Pennsylvania upholds the economic loss doctrine, which precludes recovery of economic losses in tort actions absent physical injury or property damage. David Pflumm Paving & Excavating Inc. v. Foundation Services Co.,  816  A.2d  1164  (Pa.  Super.  2003). However, where a building owner seeks damages in a defective construction case for loss of personal property, cleaning costs, rent and lost profits, in additional to damage to the building itself, the tort claims will not be barred by the economic loss doctrine. Clouser’s Auto Body, Inc. v. Jewell Bldg. Systems, Inc., 41 Pa. D. & C.4th 271 (Pa. Com. Pl. 1998).

Another important exception is provided by Restatement  (Second)  of  Torts  §552. Bilt-Rite Contractors v. Architectural Studio, 866 A.2d 270 (Pa. 2005). This exception has only been applied to instances where the individual whose misrepresentation was relied upon is a professional in the business of  designing or building, such as architects and other design  professionals. Rock  v. Voshell, 2005 U.S. Dist. LEXIS 36942, 2005 WL 3557841 (E.D. Pa. 2005).

F.     Interest

Pennsylvania’s Procurement  Code,  62  Pa.  C.S.A.  §§3901  et  seq., discussed above, and  the  Contractor  and  Subcontractor  Payment  Act,  73  P.S.  §§501  et  seq, which applies to private work, contain penalty provisions that may be applied against an owner or general contractor for failure to make timely payments to a general contractor or subcontractor respectively.  The logic of both the Code and the Act is that the performance pursuant to

the contract should entitle the  contractor  or  subcontractor  to  its  payment.

The  Act  and  the  Code  provide  for,  in  certain  circumstances,  an  award  of  interest.    The  Code  may  permit  an  interest  penalty of 1% per month, as well as attorney’s fees where payments were withheld in bad faith.  The  Act  includes  similar protections  in  the  event  that  a  withholding  a  payment  be  found  to  be  arbitrary  or  vexatious.

G.     Punitive Damages

The Pennsylvania  Supreme  has Court  adopted  the Restatement  (Second)  of  Torts  §908(2) with respect to punitive damages.  Feld v. Merriam, 485 A.2d 742 (Pa. 1984) (“punitive damages may  be  awarded for  conduct  that  is outrageous, because  of  the  defendant’s evil  motive  or  his reckless  indifference  to  the  rights  of  others.”)    Where  “the  defendant  has  acted  in  a  merely negligent  manner,  or  even  a  grossly  negligent  manner,  there  is  insufficient  culpability  and awareness  by  the  defendant  of  the  nature  of  his  acts  and  of  their  potential  results  either  to warrant punishment or effectively to deter similar future behavior.”  Phillips v. Cricket Lighters, 883 A.2d 439, 445 (Pa. 2005).

To constitute sufficient reckless conduct to create a jury question on the issue of punitive damages, Pennsylvania law requires that the “actor knows, or has reason to know. . . of facts which create a high degree of risk of physical harm to another, and deliberately proceeds to act, or fail to act,  in  conscious disregard of,  or  indifference  to, that  risk.”   Smith  v.  Celotex,  564  A.2d 209, 211 (Pa. Super. 1989); see also SHV Coal, Inc. v. Continental Grain Co., 587 A.2d 702, 704-05 (Pa. 1991).  The act or failure to act must be intentional, reckless, or malicious.  Smith, 564 A.2d at 211.  Therefore, in determining whether punitive damages should be awarded, “the act, or the failure to act, must be intentional, reckless or malicious.”  Phillips, 883 A.2d at 445. See also Smith, supra.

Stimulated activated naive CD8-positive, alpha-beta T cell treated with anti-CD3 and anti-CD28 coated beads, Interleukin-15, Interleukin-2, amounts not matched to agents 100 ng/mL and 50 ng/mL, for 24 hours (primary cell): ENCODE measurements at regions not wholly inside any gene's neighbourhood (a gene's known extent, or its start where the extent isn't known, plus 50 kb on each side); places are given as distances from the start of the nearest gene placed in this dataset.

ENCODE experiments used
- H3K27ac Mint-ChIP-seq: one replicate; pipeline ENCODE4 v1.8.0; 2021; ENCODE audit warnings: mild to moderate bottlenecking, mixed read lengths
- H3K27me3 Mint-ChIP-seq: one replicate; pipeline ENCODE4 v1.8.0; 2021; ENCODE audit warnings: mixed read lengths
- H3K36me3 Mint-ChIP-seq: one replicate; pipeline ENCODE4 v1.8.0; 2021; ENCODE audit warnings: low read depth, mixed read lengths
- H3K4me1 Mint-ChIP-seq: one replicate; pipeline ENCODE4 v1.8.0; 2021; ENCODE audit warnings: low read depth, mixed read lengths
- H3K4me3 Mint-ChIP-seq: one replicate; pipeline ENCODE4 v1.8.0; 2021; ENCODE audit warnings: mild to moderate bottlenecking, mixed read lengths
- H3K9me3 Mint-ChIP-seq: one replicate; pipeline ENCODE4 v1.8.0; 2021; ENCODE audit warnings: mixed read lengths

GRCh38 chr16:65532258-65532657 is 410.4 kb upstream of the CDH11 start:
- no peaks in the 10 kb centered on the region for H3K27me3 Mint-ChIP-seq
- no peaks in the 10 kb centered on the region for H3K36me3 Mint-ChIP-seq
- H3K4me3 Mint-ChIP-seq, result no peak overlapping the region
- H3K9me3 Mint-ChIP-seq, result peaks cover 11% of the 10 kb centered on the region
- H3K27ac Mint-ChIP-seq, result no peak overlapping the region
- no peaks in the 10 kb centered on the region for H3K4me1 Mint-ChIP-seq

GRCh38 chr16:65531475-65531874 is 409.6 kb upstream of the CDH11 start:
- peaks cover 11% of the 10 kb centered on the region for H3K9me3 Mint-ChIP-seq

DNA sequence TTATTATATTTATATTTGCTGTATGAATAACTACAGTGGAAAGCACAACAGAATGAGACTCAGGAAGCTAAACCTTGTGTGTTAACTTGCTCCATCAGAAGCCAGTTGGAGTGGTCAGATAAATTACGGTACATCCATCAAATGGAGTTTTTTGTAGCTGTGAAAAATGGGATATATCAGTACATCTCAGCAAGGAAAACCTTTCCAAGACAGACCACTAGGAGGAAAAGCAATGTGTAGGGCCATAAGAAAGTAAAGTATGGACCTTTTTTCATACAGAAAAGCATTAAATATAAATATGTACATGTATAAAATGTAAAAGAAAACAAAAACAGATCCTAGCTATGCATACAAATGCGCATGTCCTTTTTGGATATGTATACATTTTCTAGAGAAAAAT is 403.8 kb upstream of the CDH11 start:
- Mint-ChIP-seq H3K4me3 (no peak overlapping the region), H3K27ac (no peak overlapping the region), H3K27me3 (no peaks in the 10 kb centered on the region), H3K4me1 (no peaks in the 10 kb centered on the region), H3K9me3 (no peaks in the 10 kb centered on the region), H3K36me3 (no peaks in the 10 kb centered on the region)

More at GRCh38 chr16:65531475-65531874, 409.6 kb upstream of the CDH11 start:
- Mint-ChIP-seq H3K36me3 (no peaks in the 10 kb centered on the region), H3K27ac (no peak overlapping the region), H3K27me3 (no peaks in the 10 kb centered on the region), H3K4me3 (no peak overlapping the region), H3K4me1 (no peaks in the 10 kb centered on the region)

Punitive  damages  are  not  recoverable  in  Pennsylvania  in  an  action  based  solely  upon breach of contract and are  generally  not  awarded.  Johnson v. Hyundai Motor America, 698 A.2d 631 (Pa. Super. 1997), appeal denied, 712  A.2d  286  (1998);  Skurnowicz v. Lucci, 798 A.2d 789, 797 (Pa. Super. 2002).  To be entitled to punitive damages on a breach of contract claim, a plaintiff must prove that the defendant’s actions show some “reckless indifference to the rights of others” to warrant such damages. Skurnowicz, at 797. A claim for punitive damages arises out of the underlying cause of action, and absent a viable  cause  of  action,  an  independent  claim  for  punitive  damages  may  not  stand.   Costa  v. Roxborough Memorial Hospital, 708 A.2d 490, 497 (Pa. Super. 1998).

Punitive damages cannot be recovered unless the plaintiff recovers compensatory damages.  Houston v. Texaco, Inc., 538 A.2d 502, 505 (Pa. Super. 1988)

H.     Liquidated Damages

Liquidated damage clauses are generally accepted as a necessary part of the law governing construction contracts, with Pennsylvania being no exception. Sutter Corp. v. Tri-Boro Mun. Auth., 338 Pa. Super. 217, 487 A.2d 933 (Pa. Super. 1985).  Parties to a contract may include a liquidated damages provision that ensures recovery in cases where computation of actual damages would be speculative. Brinich v. Jencka, 757 A.2d 388 (Pa. Super. 2000). These clauses are enforceable provided, at the time the parties enter into the contract, the sum agreed to is a reasonable approximation of the expected loss rather than an unlawful penalty. See also Restatement (Second) of Contracts, 356(1) (1981) (“Damages for breach by either party may be liquidated in the agreement but only at an amount that is reasonable in the light of the anticipated or actual loss caused by the breach and the difficulties of proof of loss[;][a] term fixing unreasonably large liquidated damages is unenforceable on grounds of public policy as a penalty.”)

I.     Other Damage Limitations [*If necessary]


On June 19, 2019, the House State Government Committee voted 15-10 in favor of amending House Bill 163 to remove the language of the Separations Act, discussed supra, which would have allowed public projects to be completed by one of four different project delivery methods. Instead, the amended HB 163 now simply repeals the Separations Act in its entirety. The Committee also voted 15-10 to report the amended HB 163 out of the Committee.